Why am I doing this?
I'll be honest, friends, I do ask myself that question. Some weeks it's rarely, some weeks it's often. And, trust me, it's really important for me to be able to answer that question.
For a long time, I thought it was all about seeing this piece of art that I created come to life onstage. I poured my heart into it and I wanted to see it fully executed.
But that isn't the answer.
The reason why I'm doing this, is because I have to. If I don't, who will? I don't know any other musical theatre writers who would torture themselves this way.
But, someone has to do it.
Because something is wrong with the way the system operates and the way art is created. And it continues to get worse as the years go on. And if we don't stand up to the "in"dustry and propose another model, it's just going to continue to get more and more difficult for new voices to be heard and for anyone who doesn't have a trust fund to create a piece of theatre.
And that worries me. It bothers me. It angers me. And it fuels me.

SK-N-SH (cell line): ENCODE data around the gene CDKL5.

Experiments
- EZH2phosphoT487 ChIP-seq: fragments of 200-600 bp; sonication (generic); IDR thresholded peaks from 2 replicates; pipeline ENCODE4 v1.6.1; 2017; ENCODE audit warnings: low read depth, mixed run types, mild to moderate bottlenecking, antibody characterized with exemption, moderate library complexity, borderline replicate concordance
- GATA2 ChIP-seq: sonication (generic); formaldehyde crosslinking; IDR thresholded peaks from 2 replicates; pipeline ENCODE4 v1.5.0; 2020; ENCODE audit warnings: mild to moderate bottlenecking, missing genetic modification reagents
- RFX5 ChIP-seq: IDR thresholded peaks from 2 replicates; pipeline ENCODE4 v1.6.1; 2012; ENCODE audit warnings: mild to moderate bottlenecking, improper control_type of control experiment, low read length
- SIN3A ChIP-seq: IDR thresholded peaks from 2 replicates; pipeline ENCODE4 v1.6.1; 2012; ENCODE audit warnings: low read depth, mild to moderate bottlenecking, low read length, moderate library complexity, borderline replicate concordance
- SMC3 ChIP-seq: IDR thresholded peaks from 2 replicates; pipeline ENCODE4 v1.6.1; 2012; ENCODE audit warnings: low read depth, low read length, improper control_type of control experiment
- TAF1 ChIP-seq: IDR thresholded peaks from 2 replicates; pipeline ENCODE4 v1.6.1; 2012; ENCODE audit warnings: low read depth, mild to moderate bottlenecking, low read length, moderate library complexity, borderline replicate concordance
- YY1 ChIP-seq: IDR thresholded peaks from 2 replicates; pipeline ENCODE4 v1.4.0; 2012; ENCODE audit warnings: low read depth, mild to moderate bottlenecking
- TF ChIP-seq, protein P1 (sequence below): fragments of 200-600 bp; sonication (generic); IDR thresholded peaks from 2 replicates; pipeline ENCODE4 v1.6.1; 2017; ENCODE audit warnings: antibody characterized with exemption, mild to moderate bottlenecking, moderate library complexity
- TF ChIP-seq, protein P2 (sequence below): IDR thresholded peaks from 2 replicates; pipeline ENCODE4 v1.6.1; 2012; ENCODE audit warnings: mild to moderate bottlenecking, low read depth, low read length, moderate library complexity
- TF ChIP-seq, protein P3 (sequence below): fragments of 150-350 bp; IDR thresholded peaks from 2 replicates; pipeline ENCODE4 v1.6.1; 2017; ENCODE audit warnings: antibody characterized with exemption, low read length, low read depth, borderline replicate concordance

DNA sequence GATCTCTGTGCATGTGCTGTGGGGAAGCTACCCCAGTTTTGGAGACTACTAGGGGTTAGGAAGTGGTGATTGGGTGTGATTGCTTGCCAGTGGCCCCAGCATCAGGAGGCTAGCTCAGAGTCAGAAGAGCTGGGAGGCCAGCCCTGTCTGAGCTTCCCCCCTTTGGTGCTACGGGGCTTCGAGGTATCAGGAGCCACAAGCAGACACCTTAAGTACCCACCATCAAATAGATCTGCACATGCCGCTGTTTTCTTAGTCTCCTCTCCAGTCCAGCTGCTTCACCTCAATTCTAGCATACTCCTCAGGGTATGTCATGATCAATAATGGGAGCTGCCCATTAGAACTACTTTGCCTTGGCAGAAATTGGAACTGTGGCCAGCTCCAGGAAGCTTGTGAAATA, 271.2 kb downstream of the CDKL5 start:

And I truly believe that even though our entire budget is equivalent to one flying harness and rig used in Spiderman: Turn Off the Dark, it's not going to stop us from moving and entertaining the 1,100 people who will be seeing Helen on 86th St. this spring.
So, I guess I'm a theatrical activist. I may not be able to change the way this industry operates over night, but if I can just chip away at it a little bit...if I can influence change by showing people that there are other options out there--that you don't have to sit around and wait for someone to "discover" your show, then I have achieved something great.
I don't anticipate it's going to get any easier, but at least if I know what I'm fighting for, I can lead my team with the confidence and the stamina needed to make it to May 8th.